I want find the index of a given DOM node. It's like the inverse of doing


I want to instead extract the value of K given that I already have the reference to the child node and the parent node. How do I do this?


The shortest possible way, without any frameworks, in all versions of Safari, FireFox, Chrome and IE >= 9:

var i = Array.prototype.indexOf.call(e.childNodes, someChildEl);

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    Note: replace e.childNodes with e.children to find the index of an element within its sibling elements - as opposed to sibling nodes, which include text and comment nodes. – Matthew Caruana Galizia Feb 17 '12 at 2:39
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    Why can't we do something like e.parentNode.childNodes.indexOf(e)? Edit: I just tested it. NodeList is not a real Array so we have to pull in Array's impl of indexOf through its prototype. It is surprising to me that Array's indexOf functions on NodeLists and whether this is intended or coincidental. – Steven Lu Jan 15 '13 at 23:44
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    @StevenLu Your first question: indexOf on a NodeList is not defined in the DOM spec, not even in DOM4. Your last point: it's intended. Array methods are generic enough to function on almost anything with a length property. – Matthew Caruana Galizia Jan 16 '13 at 17:13
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    @StevenLu It is intentional. See ECMA-262 Edition 5 page 244 (145 in the pdf), the last note of section "The indexOf function is intentionally generic; it does not require that its this value be an Array object. Therefore it can be transferred to other kinds of objects for use as a method. Whether the indexOf function can be applied successfully to a host object is implementation-dependent." – some Apr 28 '13 at 3:43
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    At the expense of an array allocation it can be shortened to [].indexOf.call(children, el), unless that doesn't hold with the browser compatibility statement (I'd find that surprising though). – JMM May 5 '16 at 14:02

A little shorter, expects the element to be in elem, returns k.

for (var k=0,e=elem; e = e.previousSibling; ++k);

After a comment from Justin Dearing I reviewed my answer and added the following:

Or if you prefer "while":

var k=0, e=elem;
while (e = e.previousSibling) { ++k;}

The original question was how to find the index of an existing DOM element. Both of my examples above in this answer expects elem to be an DOM element and that the element still exists in the DOM. They will fail if you give them an null object or an object that don't have previousSibling. A more fool-proof way would be something like this:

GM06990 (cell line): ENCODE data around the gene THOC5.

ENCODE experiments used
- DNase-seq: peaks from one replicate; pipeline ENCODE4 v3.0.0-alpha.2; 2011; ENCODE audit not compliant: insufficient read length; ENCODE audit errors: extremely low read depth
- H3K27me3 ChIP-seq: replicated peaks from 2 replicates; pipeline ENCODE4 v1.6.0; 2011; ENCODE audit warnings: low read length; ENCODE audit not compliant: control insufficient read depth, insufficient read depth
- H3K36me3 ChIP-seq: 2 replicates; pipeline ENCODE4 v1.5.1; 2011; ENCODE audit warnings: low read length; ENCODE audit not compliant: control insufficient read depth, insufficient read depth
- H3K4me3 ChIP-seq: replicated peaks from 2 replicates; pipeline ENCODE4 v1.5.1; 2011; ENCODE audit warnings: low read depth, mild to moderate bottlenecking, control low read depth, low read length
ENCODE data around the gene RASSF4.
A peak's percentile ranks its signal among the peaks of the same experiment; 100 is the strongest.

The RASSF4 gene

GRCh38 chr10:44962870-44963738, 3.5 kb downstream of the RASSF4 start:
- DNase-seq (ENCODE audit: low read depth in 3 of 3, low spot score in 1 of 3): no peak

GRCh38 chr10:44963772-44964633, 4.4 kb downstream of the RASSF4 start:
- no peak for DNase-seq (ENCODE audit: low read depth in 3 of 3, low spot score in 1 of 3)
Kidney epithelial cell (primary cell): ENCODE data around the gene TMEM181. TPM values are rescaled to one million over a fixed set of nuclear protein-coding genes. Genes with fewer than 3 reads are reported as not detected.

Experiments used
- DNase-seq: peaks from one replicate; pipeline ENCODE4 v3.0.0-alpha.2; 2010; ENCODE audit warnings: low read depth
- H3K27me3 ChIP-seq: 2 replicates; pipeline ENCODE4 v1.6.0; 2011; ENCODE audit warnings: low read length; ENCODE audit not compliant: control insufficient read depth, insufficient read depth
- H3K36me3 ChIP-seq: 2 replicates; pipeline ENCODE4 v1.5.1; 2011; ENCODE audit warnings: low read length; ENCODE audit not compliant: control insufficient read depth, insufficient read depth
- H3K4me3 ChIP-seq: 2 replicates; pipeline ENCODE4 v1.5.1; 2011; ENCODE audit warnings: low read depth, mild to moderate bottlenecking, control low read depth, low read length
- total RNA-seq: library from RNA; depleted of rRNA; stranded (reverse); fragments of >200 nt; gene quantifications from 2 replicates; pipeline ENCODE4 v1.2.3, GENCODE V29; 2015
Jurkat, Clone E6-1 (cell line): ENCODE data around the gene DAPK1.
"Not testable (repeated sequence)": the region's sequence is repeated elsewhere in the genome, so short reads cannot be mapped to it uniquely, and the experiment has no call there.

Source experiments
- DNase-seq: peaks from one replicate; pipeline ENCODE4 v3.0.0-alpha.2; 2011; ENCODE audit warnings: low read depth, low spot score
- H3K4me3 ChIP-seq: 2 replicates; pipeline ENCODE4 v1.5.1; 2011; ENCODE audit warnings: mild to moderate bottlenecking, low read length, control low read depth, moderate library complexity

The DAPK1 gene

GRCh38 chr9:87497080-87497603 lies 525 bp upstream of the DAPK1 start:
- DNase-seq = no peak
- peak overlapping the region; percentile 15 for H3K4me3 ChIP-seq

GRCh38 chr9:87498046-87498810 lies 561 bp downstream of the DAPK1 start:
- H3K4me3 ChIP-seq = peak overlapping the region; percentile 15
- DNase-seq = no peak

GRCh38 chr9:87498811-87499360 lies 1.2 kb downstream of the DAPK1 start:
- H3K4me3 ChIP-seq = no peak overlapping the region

var k=-1, e=elem;
while (e) {
    if ( "previousSibling" in e ) {
        e = e.previousSibling;
        k = k + 1;
    } else {
        k= -1;

If e is null or if previousSibling is missing in one of the objects, k is -1.

  • @scunliffe. Thank you! – some Dec 19 '08 at 3:28
  • @some, I had to modify the example, and it looks like you have to move e = e.previousSibling to the miffle of the for loop and do a null check in firefox 3.5. – Justin Dearing Aug 26 '09 at 20:55
  • @Justin: "e=e.previousSibling" is in the middle... The for-loop declares k=0 and e=elem. Then it execute e=e.previousSibling until e===null. For every successful loop it increments k by one. And it works in FF3.5.2. Please explain what you think is wrong. – some Aug 27 '09 at 18:05
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    @some +1 for elegance - very nice solution and thanks. – Ben Dec 2 '10 at 3:01
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    @brunoais In the for example you are using previousElementSibling and get the result 24, but in the while you are using previousSibling with the result of 49. I created a new testcase where they both use previousElementSibling and then there isn't that much of a difference anymore in my limited testing at least. Actually the while was a little faster in FF20 on Win7. – some Apr 28 '13 at 3:12

RoBorg's answer works... or you could try...

var k = 0;
    elem = elem.previousSibling;
alert('I am at index: ' + k);
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    Can't you replace while(elem.previousSibling){k++;elem = elem.previousSibling;} with while(elem=elem.previousSibling){k++;}? – user66001 Mar 11 '13 at 2:35

As with the original poster, I was trying to

find the index of a given DOM node

but one that I had just use a click handler on, and only in relation to its siblings. I couldn't end up getting the above to work (because of noobness undoubtably, i tried subbing in 'this' for elem but it didn't work).

My solution was to use jquery and use:

var index = $(this).parent().children().index(this);

It works without having to specify the type of the element ie:'h1' or an id etc.


A modern native approach might include Array.from(e.children).indexOf(theChild)

No IE support, but Edge works: https://developer.mozilla.org/en-US/docs/Web/JavaScript/Reference/Global_Objects/Array/from


I think the only way to do this is to loop through the parent's children until you find yourself.

var K = -1;
for (var i = myNode.parent.childNodes.length; i >= 0; i--)
    if (myNode.parent.childNodes[i] === myNode)
        K = i;

if (K == -1)
    alert('Not found?!');

using a framework like prototype you could use this :


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